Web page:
A staff member at the RSSB, who spoke on the condition of anonymity for fear of being fired, says requiring people to pay for their whole families at once is a way to keep costs low. As it is, the source says, the 3,000 francs people pay per year does not cover all of the services they are likely to use.

In 2017, enrollees paid 3,000 francs per person to join Mutuelle de Sante, which they can take advantage of after a 30-day waiting period. Services include consultations and laboratory services, family planning, maternity care, minor surgery, and imaging and dialysis. Pharmacy services are excluded when drugs are not available in government health centers.

Turatsinze says he founded DOH in April to help citizens save for Mutuelle de Santé and other goals, like education. Startup capital for the organization was provided by five friends who contributed 350,000 francs ($415) to open a bank account and invest in training materials. He says their savings has grown to 4,200,000 francs ($5,000) over the last several months, which will allow them to invest in animals for a breeding program and a plot of land for a school where they can grow their training and savings programs. The school will be similar to a popular one that teaches women to make liquid soaps.

DOH has fourteen volunteers, who work with local communities to create savings plans in different sectors of the Rubavu district. Each of the volunteers receives a monthly allowance of $35 to cover the travel and communication costs of coordinating with community members.

After meeting with a DOH volunteer, Blaise Habarugira, 25, started setting aside some money with a view of affording the Mutuelle de Santé premium costs. As a single man, he only has to buy the plan for himself, but he still finds the amount burdensome. He has a serious eye condition and needs consistent medical care.

“My eyes itched and hurt, and it even happened at times that I tried to open my eyes but I couldn’t, thus I was obliged to stay in bed. Treatment costs a fortune,” he says, adding that before enrolling in Mutuelle de Santé, the medicines he needed were expensive and hard to find.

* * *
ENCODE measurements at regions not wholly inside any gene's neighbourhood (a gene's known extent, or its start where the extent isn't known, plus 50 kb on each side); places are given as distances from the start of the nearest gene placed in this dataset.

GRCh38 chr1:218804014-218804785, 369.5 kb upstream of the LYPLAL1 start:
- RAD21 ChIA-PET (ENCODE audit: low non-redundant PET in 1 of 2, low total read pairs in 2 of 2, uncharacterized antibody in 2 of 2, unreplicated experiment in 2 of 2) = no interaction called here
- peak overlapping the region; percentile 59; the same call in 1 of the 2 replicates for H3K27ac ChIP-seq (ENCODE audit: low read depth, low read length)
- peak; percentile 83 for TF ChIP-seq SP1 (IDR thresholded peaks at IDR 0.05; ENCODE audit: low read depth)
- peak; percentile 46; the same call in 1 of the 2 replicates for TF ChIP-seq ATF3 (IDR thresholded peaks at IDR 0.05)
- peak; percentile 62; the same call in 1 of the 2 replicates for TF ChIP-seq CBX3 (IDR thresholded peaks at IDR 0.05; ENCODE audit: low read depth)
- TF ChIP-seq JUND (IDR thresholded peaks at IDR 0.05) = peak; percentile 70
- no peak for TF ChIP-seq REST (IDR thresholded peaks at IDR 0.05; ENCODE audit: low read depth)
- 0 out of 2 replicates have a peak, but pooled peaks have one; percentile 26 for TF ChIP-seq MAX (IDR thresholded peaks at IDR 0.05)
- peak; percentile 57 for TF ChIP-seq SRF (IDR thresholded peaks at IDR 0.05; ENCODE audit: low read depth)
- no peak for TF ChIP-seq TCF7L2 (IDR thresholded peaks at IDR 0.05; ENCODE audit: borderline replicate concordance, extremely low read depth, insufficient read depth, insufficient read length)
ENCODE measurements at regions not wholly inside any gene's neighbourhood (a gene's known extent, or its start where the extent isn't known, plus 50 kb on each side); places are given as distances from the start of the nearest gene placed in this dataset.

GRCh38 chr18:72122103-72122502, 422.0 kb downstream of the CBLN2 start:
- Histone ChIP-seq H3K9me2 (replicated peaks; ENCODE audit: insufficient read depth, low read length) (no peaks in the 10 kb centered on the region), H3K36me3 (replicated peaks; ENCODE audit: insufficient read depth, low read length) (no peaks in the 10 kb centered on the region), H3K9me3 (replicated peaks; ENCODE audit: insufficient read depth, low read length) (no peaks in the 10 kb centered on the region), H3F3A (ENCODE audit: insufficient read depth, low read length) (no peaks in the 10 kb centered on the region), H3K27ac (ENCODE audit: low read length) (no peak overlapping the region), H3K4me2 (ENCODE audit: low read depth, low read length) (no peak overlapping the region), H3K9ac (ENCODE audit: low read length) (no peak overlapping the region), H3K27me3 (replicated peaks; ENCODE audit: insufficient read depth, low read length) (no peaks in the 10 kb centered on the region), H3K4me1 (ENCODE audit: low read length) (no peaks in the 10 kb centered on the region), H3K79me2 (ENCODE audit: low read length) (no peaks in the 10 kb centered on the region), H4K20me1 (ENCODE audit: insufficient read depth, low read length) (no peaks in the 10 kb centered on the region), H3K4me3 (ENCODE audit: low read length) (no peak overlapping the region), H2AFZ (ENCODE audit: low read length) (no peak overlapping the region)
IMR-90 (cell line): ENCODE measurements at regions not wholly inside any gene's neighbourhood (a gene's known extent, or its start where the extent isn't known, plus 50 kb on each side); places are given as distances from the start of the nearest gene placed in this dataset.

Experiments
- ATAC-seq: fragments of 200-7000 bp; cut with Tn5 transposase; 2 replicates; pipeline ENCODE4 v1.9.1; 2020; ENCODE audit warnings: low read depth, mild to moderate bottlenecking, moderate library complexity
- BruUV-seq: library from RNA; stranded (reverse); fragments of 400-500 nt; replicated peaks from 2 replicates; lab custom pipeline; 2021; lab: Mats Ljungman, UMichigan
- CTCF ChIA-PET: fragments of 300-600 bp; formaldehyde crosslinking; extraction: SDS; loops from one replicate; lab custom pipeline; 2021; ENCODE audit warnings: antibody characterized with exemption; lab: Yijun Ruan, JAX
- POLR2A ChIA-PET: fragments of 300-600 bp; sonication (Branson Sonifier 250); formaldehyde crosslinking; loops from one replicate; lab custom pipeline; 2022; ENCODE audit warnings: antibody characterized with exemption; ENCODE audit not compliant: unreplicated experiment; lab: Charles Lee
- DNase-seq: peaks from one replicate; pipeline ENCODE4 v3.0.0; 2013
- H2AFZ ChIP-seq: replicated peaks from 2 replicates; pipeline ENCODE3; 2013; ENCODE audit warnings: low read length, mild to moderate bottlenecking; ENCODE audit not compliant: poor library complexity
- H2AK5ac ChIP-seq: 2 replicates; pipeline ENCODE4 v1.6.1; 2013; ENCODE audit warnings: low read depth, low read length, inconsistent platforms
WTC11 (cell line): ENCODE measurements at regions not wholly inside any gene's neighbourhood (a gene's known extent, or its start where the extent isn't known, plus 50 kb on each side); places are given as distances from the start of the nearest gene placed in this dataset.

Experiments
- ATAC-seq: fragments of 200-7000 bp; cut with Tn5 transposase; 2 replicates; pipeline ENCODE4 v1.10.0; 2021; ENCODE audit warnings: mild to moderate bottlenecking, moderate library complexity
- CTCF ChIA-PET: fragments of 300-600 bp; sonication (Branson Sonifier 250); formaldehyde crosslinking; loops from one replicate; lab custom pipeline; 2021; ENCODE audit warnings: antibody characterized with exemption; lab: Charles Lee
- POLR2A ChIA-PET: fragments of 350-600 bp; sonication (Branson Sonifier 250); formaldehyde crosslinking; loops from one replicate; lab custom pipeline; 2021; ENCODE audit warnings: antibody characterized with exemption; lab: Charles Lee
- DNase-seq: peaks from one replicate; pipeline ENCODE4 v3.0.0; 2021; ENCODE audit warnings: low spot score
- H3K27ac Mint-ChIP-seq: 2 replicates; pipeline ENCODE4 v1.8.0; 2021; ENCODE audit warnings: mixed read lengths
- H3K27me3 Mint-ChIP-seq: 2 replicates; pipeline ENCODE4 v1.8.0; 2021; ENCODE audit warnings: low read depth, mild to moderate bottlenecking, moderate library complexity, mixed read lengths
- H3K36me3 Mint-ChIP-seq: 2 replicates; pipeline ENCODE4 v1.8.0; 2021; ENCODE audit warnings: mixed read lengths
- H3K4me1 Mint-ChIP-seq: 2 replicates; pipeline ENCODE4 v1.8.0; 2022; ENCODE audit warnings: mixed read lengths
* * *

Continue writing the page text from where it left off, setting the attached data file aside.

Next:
“Because of lack of money, I was obliged to settle for painkillers and nothing else. But with the help of the savings scheme, I can afford to procure medicines from drugstores,” Habarugira says.

He worked with DOH volunteers to save 20 francs per day for several months to afford his enrollment.

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Janviere Uwimana, GPJ Rwanda

Money saved by families participating in the Dignity of our Home savings plan is exchanged and recorded to help pay for the family’s health insurance.

Monique Mukamuramutsa, 33, a DOH volunteer, says she is passionate about helping Rwandans save money to invest in their health.

“Many people ­– myself included – had initially fallen into the habit of thinking that it was impossible to save given their low income,” she says. “Today, however, women come to my house and say they’re interested in being registered, as they can’t fail to get impressed by the changes in the lives of those who have chosen to set aside some of their money to save.”

Grita Nyiraneza, 36, the executive secretary of the Rwaza village in the Rubavu district, says the number of Mutuelle de Santé enrollees has increased in this community as a result of the DOH savings education and awareness.

For the 2017-18 enrollment period, Nyiraneza says, of the village population of 900 people, 700 were enrolled in Mutuelle de Santé as of July, when premiums were paid.

“And, most interestingly, of the 700 members, 431 had never joined the insurance prior to the sensitization campaign on the value of saving,” Nyiraneza says.

Turatsinze, of DOH, says he expects an increase in the number of people interested in saving for their own good and for that of their families in the coming year.

“The savings culture is a vital prerequisite for making sustained progress, and I will never tire of raising awareness until all my fellow community members get rid of the belief that they’re doomed forever to remain in the grip of poverty,” he says.

Ndayaho Sylvestre, GPJ, translated the article from French.